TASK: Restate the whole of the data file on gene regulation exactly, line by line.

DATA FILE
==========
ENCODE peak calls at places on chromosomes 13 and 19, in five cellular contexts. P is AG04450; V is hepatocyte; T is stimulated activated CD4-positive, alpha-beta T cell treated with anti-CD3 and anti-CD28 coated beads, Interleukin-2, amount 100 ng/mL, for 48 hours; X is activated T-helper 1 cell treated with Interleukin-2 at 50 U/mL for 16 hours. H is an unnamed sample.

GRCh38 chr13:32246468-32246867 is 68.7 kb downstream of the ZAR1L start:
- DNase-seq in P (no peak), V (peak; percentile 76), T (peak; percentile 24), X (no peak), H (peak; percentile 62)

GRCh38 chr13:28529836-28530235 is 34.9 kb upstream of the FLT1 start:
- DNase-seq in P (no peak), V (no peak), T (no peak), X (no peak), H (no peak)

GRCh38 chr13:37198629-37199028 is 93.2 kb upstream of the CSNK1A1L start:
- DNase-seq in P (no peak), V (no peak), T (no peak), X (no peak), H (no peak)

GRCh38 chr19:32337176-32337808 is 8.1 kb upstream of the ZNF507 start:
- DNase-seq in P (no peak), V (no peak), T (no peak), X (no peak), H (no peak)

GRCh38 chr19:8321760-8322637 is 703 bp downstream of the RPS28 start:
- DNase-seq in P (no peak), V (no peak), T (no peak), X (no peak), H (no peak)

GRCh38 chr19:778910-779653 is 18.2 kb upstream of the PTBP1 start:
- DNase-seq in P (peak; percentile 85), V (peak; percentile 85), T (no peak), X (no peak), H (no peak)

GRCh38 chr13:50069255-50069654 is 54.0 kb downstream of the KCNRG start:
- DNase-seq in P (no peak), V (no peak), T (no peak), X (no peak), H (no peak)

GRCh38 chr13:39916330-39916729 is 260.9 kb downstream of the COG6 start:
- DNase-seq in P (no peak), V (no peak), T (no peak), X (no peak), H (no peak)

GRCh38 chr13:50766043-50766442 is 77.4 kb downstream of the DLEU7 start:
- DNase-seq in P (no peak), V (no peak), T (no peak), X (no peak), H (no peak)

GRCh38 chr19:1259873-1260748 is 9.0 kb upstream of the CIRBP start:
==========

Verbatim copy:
ENCODE peak calls at places on chromosomes 13 and 19, in five cellular contexts. P is AG04450; V is hepatocyte; T is stimulated activated CD4-positive, alpha-beta T cell treated with anti-CD3 and anti-CD28 coated beads, Interleukin-2, amount 100 ng/mL, for 48 hours; X is activated T-helper 1 cell treated with Interleukin-2 at 50 U/mL for 16 hours. H is an unnamed sample.

GRCh38 chr13:32246468-32246867 is 68.7 kb downstream of the ZAR1L start:
- DNase-seq in P (no peak), V (peak; percentile 76), T (peak; percentile 24), X (no peak), H (peak; percentile 62)

GRCh38 chr13:28529836-28530235 is 34.9 kb upstream of the FLT1 start:
- DNase-seq in P (no peak), V (no peak), T (no peak), X (no peak), H (no peak)

GRCh38 chr13:37198629-37199028 is 93.2 kb upstream of the CSNK1A1L start:
- DNase-seq in P (no peak), V (no peak), T (no peak), X (no peak), H (no peak)

GRCh38 chr19:32337176-32337808 is 8.1 kb upstream of the ZNF507 start:
- DNase-seq in P (no peak), V (no peak), T (no peak), X (no peak), H (no peak)

GRCh38 chr19:8321760-8322637 is 703 bp downstream of the RPS28 start:
- DNase-seq in P (no peak), V (no peak), T (no peak), X (no peak), H (no peak)

GRCh38 chr19:778910-779653 is 18.2 kb upstream of the PTBP1 start:
- DNase-seq in P (peak; percentile 85), V (peak; percentile 85), T (no peak), X (no peak), H (no peak)

GRCh38 chr13:50069255-50069654 is 54.0 kb downstream of the KCNRG start:
- DNase-seq in P (no peak), V (no peak), T (no peak), X (no peak), H (no peak)

GRCh38 chr13:39916330-39916729 is 260.9 kb downstream of the COG6 start:
- DNase-seq in P (no peak), V (no peak), T (no peak), X (no peak), H (no peak)

GRCh38 chr13:50766043-50766442 is 77.4 kb downstream of the DLEU7 start:
- DNase-seq in P (no peak), V (no peak), T (no peak), X (no peak), H (no peak)

GRCh38 chr19:1259873-1260748 is 9.0 kb upstream of the CIRBP start: